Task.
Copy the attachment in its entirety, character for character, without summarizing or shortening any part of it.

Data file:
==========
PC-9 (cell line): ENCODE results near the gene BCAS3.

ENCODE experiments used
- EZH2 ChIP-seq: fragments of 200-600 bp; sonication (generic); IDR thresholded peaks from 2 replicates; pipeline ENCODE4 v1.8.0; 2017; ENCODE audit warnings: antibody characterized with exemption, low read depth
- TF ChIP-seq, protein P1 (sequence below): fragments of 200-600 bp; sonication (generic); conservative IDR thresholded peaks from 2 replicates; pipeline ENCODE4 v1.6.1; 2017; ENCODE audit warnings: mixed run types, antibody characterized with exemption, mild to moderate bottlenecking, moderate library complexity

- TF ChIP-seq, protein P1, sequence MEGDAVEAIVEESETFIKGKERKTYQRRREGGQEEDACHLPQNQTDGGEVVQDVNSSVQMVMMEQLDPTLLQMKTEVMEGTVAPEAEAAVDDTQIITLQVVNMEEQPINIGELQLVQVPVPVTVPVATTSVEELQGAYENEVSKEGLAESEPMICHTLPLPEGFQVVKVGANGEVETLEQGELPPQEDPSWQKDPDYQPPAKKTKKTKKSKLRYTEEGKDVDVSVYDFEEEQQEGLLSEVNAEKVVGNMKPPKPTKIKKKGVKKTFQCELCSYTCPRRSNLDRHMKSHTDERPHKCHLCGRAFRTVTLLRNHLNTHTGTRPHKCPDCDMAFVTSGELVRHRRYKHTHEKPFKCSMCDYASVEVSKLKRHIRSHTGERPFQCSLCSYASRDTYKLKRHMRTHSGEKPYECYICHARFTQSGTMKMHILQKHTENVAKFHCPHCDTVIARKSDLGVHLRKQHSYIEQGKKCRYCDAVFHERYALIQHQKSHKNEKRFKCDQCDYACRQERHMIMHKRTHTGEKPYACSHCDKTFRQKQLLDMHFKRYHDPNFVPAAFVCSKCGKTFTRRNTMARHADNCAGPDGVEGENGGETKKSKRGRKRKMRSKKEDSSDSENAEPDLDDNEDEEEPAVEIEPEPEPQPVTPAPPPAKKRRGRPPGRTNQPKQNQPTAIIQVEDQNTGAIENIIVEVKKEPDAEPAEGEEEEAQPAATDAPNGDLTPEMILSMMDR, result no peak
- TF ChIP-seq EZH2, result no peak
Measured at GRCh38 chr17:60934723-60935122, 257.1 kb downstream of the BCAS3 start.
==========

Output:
PC-9 (cell line): ENCODE results near the gene BCAS3.

ENCODE experiments used
- EZH2 ChIP-seq: fragments of 200-600 bp; sonication (generic); IDR thresholded peaks from 2 replicates; pipeline ENCODE4 v1.8.0; 2017; ENCODE audit warnings: antibody characterized with exemption, low read depth
- TF ChIP-seq, protein P1 (sequence below): fragments of 200-600 bp; sonication (generic); conservative IDR thresholded peaks from 2 replicates; pipeline ENCODE4 v1.6.1; 2017; ENCODE audit warnings: mixed run types, antibody characterized with exemption, mild to moderate bottlenecking, moderate library complexity

- TF ChIP-seq, protein P1, sequence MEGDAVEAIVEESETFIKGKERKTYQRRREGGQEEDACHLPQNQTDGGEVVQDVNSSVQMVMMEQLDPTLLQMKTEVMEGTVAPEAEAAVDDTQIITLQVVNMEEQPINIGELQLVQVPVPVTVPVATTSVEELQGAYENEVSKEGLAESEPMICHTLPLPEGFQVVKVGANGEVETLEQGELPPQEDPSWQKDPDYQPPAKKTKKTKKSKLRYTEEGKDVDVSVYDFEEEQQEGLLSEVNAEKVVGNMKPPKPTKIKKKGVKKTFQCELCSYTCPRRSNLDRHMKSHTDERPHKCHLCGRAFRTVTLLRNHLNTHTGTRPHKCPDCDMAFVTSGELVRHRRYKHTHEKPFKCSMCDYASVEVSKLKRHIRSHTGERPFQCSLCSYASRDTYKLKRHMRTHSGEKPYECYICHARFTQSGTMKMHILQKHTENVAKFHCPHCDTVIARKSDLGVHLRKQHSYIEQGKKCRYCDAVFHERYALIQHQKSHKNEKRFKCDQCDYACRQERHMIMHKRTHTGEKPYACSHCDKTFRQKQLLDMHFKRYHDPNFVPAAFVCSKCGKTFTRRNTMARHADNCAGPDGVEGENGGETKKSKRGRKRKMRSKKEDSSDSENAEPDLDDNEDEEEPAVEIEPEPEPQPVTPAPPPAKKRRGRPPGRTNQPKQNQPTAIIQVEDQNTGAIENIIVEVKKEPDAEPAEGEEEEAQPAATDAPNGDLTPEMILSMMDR, result no peak
- TF ChIP-seq EZH2, result no peak
Measured at GRCh38 chr17:60934723-60935122, 257.1 kb downstream of the BCAS3 start.